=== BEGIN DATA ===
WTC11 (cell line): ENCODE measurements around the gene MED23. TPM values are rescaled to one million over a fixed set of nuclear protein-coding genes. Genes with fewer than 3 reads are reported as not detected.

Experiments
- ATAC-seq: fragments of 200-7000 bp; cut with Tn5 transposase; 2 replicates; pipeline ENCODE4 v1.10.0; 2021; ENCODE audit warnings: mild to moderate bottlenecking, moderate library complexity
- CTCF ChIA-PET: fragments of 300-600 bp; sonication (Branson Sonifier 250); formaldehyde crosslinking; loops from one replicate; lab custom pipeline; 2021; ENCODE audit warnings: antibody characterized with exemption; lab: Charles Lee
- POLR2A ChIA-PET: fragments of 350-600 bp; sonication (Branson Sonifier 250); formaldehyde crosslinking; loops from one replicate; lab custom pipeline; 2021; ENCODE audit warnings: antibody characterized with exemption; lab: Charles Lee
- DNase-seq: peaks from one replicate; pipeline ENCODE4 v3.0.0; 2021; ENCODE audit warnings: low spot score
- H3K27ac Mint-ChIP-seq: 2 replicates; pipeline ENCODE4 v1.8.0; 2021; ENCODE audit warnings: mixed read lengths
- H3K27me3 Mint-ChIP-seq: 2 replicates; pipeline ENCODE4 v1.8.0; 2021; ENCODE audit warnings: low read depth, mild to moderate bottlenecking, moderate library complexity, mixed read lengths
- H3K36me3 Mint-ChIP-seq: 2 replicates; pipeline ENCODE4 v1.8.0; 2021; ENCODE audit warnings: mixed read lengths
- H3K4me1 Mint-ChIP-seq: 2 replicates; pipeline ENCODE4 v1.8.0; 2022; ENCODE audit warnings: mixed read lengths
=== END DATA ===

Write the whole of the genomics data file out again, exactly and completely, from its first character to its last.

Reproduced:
WTC11 (cell line): ENCODE measurements around the gene MED23. TPM values are rescaled to one million over a fixed set of nuclear protein-coding genes. Genes with fewer than 3 reads are reported as not detected.

Experiments
- ATAC-seq: fragments of 200-7000 bp; cut with Tn5 transposase; 2 replicates; pipeline ENCODE4 v1.10.0; 2021; ENCODE audit warnings: mild to moderate bottlenecking, moderate library complexity
- CTCF ChIA-PET: fragments of 300-600 bp; sonication (Branson Sonifier 250); formaldehyde crosslinking; loops from one replicate; lab custom pipeline; 2021; ENCODE audit warnings: antibody characterized with exemption; lab: Charles Lee
- POLR2A ChIA-PET: fragments of 350-600 bp; sonication (Branson Sonifier 250); formaldehyde crosslinking; loops from one replicate; lab custom pipeline; 2021; ENCODE audit warnings: antibody characterized with exemption; lab: Charles Lee
- DNase-seq: peaks from one replicate; pipeline ENCODE4 v3.0.0; 2021; ENCODE audit warnings: low spot score
- H3K27ac Mint-ChIP-seq: 2 replicates; pipeline ENCODE4 v1.8.0; 2021; ENCODE audit warnings: mixed read lengths
- H3K27me3 Mint-ChIP-seq: 2 replicates; pipeline ENCODE4 v1.8.0; 2021; ENCODE audit warnings: low read depth, mild to moderate bottlenecking, moderate library complexity, mixed read lengths
- H3K36me3 Mint-ChIP-seq: 2 replicates; pipeline ENCODE4 v1.8.0; 2021; ENCODE audit warnings: mixed read lengths
- H3K4me1 Mint-ChIP-seq: 2 replicates; pipeline ENCODE4 v1.8.0; 2022; ENCODE audit warnings: mixed read lengths